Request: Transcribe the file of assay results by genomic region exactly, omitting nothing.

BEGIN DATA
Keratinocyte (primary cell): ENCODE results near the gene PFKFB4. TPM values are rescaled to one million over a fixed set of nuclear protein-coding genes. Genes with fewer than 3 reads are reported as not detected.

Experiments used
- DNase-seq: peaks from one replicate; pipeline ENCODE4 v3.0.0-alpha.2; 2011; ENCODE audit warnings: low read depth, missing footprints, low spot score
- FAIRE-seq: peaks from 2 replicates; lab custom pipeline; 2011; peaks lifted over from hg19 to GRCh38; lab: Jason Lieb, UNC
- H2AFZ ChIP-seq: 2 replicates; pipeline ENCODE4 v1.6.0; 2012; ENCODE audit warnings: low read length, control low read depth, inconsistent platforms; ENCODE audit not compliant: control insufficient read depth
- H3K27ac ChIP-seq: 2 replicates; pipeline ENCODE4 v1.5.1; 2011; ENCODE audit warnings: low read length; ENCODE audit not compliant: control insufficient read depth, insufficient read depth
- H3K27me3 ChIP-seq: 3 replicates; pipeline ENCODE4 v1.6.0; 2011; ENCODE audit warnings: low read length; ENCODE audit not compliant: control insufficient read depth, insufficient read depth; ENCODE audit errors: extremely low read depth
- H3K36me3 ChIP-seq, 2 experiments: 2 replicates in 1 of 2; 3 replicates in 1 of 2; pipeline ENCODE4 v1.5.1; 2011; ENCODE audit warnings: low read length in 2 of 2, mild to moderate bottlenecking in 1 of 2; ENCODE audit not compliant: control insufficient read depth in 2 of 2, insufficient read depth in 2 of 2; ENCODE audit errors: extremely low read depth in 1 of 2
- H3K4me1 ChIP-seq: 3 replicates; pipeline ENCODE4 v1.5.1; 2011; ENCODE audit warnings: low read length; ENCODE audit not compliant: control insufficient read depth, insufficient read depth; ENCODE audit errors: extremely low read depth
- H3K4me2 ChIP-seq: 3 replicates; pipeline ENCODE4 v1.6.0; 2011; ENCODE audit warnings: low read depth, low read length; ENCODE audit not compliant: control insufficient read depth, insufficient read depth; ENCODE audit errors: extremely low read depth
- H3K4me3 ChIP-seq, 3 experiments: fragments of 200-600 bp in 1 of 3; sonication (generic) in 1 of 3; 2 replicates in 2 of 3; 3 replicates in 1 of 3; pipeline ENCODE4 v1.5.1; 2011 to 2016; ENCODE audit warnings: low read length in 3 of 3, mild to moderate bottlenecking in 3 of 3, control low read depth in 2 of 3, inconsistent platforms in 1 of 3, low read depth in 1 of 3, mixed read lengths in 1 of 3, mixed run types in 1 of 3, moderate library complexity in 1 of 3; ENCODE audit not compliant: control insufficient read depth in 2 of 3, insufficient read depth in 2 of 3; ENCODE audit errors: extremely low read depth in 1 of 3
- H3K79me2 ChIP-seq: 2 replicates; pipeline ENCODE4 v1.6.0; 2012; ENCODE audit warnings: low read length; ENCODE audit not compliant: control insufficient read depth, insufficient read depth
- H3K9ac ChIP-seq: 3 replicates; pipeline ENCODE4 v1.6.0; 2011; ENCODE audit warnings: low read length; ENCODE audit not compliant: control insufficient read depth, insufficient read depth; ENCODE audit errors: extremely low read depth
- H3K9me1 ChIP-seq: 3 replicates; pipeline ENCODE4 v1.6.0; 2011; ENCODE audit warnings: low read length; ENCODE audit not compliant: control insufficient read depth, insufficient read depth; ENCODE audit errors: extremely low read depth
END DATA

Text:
Keratinocyte (primary cell): ENCODE results near the gene PFKFB4. TPM values are rescaled to one million over a fixed set of nuclear protein-coding genes. Genes with fewer than 3 reads are reported as not detected.

Experiments used
- DNase-seq: peaks from one replicate; pipeline ENCODE4 v3.0.0-alpha.2; 2011; ENCODE audit warnings: low read depth, missing footprints, low spot score
- FAIRE-seq: peaks from 2 replicates; lab custom pipeline; 2011; peaks lifted over from hg19 to GRCh38; lab: Jason Lieb, UNC
- H2AFZ ChIP-seq: 2 replicates; pipeline ENCODE4 v1.6.0; 2012; ENCODE audit warnings: low read length, control low read depth, inconsistent platforms; ENCODE audit not compliant: control insufficient read depth
- H3K27ac ChIP-seq: 2 replicates; pipeline ENCODE4 v1.5.1; 2011; ENCODE audit warnings: low read length; ENCODE audit not compliant: control insufficient read depth, insufficient read depth
- H3K27me3 ChIP-seq: 3 replicates; pipeline ENCODE4 v1.6.0; 2011; ENCODE audit warnings: low read length; ENCODE audit not compliant: control insufficient read depth, insufficient read depth; ENCODE audit errors: extremely low read depth
- H3K36me3 ChIP-seq, 2 experiments: 2 replicates in 1 of 2; 3 replicates in 1 of 2; pipeline ENCODE4 v1.5.1; 2011; ENCODE audit warnings: low read length in 2 of 2, mild to moderate bottlenecking in 1 of 2; ENCODE audit not compliant: control insufficient read depth in 2 of 2, insufficient read depth in 2 of 2; ENCODE audit errors: extremely low read depth in 1 of 2
- H3K4me1 ChIP-seq: 3 replicates; pipeline ENCODE4 v1.5.1; 2011; ENCODE audit warnings: low read length; ENCODE audit not compliant: control insufficient read depth, insufficient read depth; ENCODE audit errors: extremely low read depth
- H3K4me2 ChIP-seq: 3 replicates; pipeline ENCODE4 v1.6.0; 2011; ENCODE audit warnings: low read depth, low read length; ENCODE audit not compliant: control insufficient read depth, insufficient read depth; ENCODE audit errors: extremely low read depth
- H3K4me3 ChIP-seq, 3 experiments: fragments of 200-600 bp in 1 of 3; sonication (generic) in 1 of 3; 2 replicates in 2 of 3; 3 replicates in 1 of 3; pipeline ENCODE4 v1.5.1; 2011 to 2016; ENCODE audit warnings: low read length in 3 of 3, mild to moderate bottlenecking in 3 of 3, control low read depth in 2 of 3, inconsistent platforms in 1 of 3, low read depth in 1 of 3, mixed read lengths in 1 of 3, mixed run types in 1 of 3, moderate library complexity in 1 of 3; ENCODE audit not compliant: control insufficient read depth in 2 of 3, insufficient read depth in 2 of 3; ENCODE audit errors: extremely low read depth in 1 of 3
- H3K79me2 ChIP-seq: 2 replicates; pipeline ENCODE4 v1.6.0; 2012; ENCODE audit warnings: low read length; ENCODE audit not compliant: control insufficient read depth, insufficient read depth
- H3K9ac ChIP-seq: 3 replicates; pipeline ENCODE4 v1.6.0; 2011; ENCODE audit warnings: low read length; ENCODE audit not compliant: control insufficient read depth, insufficient read depth; ENCODE audit errors: extremely low read depth
- H3K9me1 ChIP-seq: 3 replicates; pipeline ENCODE4 v1.6.0; 2011; ENCODE audit warnings: low read length; ENCODE audit not compliant: control insufficient read depth, insufficient read depth; ENCODE audit errors: extremely low read depth